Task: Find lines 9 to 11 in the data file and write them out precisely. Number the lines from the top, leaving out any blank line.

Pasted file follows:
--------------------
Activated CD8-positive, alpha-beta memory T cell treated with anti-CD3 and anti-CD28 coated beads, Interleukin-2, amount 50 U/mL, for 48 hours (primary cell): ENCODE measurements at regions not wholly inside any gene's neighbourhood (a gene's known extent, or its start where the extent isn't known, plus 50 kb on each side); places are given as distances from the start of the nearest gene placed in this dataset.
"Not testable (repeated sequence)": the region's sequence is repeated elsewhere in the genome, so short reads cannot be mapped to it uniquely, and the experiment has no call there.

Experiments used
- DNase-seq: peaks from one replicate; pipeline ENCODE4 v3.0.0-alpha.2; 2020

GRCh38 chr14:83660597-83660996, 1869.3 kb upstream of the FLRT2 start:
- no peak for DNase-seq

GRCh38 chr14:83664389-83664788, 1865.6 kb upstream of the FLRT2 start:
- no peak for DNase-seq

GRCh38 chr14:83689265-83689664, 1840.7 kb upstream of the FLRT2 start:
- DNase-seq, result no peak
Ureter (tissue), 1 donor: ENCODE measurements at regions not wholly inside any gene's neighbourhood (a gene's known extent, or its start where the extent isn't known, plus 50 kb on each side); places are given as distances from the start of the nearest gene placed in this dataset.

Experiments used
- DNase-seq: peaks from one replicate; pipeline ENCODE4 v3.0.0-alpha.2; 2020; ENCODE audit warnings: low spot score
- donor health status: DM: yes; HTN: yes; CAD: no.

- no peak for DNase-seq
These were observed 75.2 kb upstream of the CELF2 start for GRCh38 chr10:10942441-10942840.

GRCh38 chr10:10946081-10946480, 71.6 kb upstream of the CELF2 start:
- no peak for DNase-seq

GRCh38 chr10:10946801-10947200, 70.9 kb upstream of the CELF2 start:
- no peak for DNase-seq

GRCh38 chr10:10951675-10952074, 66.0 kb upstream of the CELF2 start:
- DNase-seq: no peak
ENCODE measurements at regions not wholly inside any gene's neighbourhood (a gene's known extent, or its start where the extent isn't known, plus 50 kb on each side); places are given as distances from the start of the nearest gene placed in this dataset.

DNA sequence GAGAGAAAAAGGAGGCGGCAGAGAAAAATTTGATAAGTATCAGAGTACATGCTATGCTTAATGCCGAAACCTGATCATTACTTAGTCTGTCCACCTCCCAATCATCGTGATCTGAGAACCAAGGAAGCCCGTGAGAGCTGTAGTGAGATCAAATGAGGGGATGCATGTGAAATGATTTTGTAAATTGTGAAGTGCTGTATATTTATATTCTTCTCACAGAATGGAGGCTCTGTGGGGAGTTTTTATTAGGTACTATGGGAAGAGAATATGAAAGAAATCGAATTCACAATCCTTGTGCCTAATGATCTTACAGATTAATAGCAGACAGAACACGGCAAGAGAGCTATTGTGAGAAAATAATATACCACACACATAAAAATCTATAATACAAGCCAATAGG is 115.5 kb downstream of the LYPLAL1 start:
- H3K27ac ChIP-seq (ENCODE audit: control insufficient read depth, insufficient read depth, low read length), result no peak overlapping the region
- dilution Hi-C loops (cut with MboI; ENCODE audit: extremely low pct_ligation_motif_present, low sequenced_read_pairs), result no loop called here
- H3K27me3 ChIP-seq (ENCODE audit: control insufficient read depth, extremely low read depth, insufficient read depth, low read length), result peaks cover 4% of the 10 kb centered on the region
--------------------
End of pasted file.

GRCh38 chr14:83689265-83689664, 1840.7 kb upstream of the FLRT2 start:
- DNase-seq, result no peak
Ureter (tissue), 1 donor: ENCODE measurements at regions not wholly inside any gene's neighbourhood (a gene's known extent, or its start where the extent isn't known, plus 50 kb on each side); places are given as distances from the start of the nearest gene placed in this dataset.